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IBM v. COMDISCO

September 15, 1993

International Business Machines Corporation, Plaintiff,
v.
Comdisco, Inc., Defendant.



The opinion of the court was delivered by: JOHN A. NORDBERG

 Before the Court is Plaintiff's Motion to Strike the Defendant's First Affirmative Defense.

 FACTS

 In its Complaint, Plaintiff International Business Machines ("IBM") alleges that Defendant Comdisco, Inc. ("Comdisco") has made certain misrepresentations to its customers concerning modified IBM 3090 memory. According to IBM, Comdisco's misrepresentations include claims that modified IBM 3090 memory is "IBM" memory, which IBM has maintained in the past and which is eligible for continued IBM maintenance service. In the first affirmative defense of its First Amended Answer, Comdisco asserts that IBM's allegations in its complaint are barred by the provisions of the Consent Decree entered in United States v. International Business Machines Corp., 1956 Trade Cas. (CCH) P 68,245 (S.D.N.Y. 1956).

 Comdisco argues that through the policies and practices which IBM seeks to enforce in this lawsuit, IBM has attempted to avoid its obligations under the Consent Decree. Specifically, Comdisco cites four sections of the Consent Decree which IBM has violated (Defendant's First Amended Answer, p.26-27).

 Second, Comdisco argues that IBM has not fulfilled its obligation under the Consent Decree "to maintain and repair at reasonable and nondiscriminatory prices and terms" IBM manufactured computers and parts for their owners. IBM's duty to maintain and repair alterations exists only if such maintenance and repair is not "impractical for IBM personnel having had standard training and instruction provided by IBM to such maintenance and repair personnel." (Consent Decree § VI(b), p. 71,124.)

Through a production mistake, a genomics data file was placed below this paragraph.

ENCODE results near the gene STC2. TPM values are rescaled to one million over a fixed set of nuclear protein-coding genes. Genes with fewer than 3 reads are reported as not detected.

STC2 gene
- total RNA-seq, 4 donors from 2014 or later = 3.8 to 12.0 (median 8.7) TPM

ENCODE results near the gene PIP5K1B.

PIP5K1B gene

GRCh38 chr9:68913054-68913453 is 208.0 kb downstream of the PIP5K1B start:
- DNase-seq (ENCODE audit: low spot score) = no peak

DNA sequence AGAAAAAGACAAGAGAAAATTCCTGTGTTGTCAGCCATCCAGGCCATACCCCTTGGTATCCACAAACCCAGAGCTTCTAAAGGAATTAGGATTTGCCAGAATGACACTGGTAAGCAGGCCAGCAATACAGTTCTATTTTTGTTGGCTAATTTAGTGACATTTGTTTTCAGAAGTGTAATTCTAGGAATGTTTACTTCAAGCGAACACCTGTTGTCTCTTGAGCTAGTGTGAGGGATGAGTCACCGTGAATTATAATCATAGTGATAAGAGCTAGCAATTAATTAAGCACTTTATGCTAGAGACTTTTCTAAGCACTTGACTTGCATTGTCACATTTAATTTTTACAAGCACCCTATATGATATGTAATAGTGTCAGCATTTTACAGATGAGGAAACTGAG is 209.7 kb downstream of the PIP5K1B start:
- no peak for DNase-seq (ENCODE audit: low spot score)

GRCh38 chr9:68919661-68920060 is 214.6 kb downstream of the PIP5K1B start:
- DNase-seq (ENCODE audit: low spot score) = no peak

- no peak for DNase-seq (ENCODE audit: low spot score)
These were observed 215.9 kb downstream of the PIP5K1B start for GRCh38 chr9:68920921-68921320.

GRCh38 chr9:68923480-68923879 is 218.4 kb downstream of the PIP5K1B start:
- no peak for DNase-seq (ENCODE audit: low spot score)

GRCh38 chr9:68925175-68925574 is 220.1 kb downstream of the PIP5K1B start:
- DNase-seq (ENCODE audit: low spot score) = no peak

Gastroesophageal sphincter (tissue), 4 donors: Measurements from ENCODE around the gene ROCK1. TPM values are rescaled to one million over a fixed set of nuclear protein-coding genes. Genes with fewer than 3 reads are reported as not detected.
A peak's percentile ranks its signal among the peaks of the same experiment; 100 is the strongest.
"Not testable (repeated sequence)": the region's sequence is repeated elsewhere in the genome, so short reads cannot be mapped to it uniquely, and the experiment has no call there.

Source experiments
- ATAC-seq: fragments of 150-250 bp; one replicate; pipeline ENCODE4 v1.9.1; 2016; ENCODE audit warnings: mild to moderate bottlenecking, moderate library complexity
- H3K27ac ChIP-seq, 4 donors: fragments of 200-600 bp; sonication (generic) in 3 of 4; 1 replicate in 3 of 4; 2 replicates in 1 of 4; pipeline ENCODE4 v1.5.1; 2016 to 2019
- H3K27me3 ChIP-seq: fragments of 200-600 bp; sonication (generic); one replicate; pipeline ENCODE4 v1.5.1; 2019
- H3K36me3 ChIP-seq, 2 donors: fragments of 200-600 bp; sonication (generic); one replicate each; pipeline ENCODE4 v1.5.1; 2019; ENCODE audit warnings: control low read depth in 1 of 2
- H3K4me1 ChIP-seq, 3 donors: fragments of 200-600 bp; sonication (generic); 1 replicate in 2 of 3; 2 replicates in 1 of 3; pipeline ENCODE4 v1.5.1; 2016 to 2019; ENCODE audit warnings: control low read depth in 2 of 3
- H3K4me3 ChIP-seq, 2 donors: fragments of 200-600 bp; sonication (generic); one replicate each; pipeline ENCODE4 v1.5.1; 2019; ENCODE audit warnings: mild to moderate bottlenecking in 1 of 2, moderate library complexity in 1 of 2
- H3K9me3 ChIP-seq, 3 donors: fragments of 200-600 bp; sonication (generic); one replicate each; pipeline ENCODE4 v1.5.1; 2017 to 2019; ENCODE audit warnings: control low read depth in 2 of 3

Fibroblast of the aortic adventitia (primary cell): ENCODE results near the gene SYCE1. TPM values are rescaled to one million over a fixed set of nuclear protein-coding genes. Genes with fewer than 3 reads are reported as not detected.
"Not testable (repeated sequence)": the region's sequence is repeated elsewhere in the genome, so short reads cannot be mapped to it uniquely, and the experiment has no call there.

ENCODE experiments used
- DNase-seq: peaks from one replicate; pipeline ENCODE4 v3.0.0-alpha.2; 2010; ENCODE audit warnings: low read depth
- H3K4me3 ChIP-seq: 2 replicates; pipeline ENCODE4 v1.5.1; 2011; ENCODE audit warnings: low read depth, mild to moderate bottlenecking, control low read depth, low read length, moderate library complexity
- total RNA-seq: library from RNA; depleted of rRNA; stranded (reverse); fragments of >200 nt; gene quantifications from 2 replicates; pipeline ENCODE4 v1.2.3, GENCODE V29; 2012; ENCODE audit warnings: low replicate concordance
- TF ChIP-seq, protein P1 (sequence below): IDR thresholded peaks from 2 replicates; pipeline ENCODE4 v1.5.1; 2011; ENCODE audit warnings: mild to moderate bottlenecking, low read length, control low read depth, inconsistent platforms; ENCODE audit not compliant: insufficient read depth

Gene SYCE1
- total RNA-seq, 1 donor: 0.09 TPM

Third, Comdisco claims IBM violated its duty under the Consent Decree to sell to owners of IBM manufactured computers and parts and to persons engaged in the business of maintaining and repairing IBM manufactured computers and parts "repair and replacement parts and subassemblies" at "reasonable and nondiscriminatory terms." (Consent Decree § VI(c), p. 71,124.)

 Finally, Comdisco asserts that despite the directives of the Consent Decree, IBM has not "made full and fair disclosure" of the "prices and terms" for sale and lease of IBM manufactured computers and parts. (Consent Decree § IV(b) 5.)

 ANALYSIS

 In its Motion to Strike, IBM does not seek any ruling regarding the proper interpretation of the Consent Decree. (IBM's Memorandum in Support of Its Cross-Motion to Strike Comdisco's First Affirmative Defense at 3.) Rather, IBM argues that the affirmative defense should be stricken as a matter of law because (1) Comdisco, as a non-party to the Consent Decree, cannot seek to enforce the Consent Decree and (2) Comdisco has not alleged a proper equitable estoppel defense based on the Consent Decree.

 Motions to strike under Rule 12(f) of the Federal Rules of Civil Procedure are generally disfavored because they are often interposed to create a delay. Van Schouwen v. Connaught Corporation 782 F. Supp. 1240, 1245 (N.D. Ill. 1991) citing United States v. 416.81 Acres of Land, 514 F.2d 627 (7th Cir.1975). According to the court in Van Schouwen,

 
Motions to strike can be nothing other than distractions. If a defense is clearly irrelevant, then it will likely never be raised again by the defendant and can safely be ignored. If a defense may be relevant, then there are other contexts in which the sufficiency of the defense can be more thoroughly tested with the benefit of a fuller record - such as on a motion for summary judgement. Accordingly, Courts are typically reluctant to decide disputed or substantial issues of law on a motion to strike.

 782 F. Supp. at 1245. However, the Van Schouwen court also recognized that, "when the insufficiency of a defense is clearly apparent, a motion to strike can help the litigants ...


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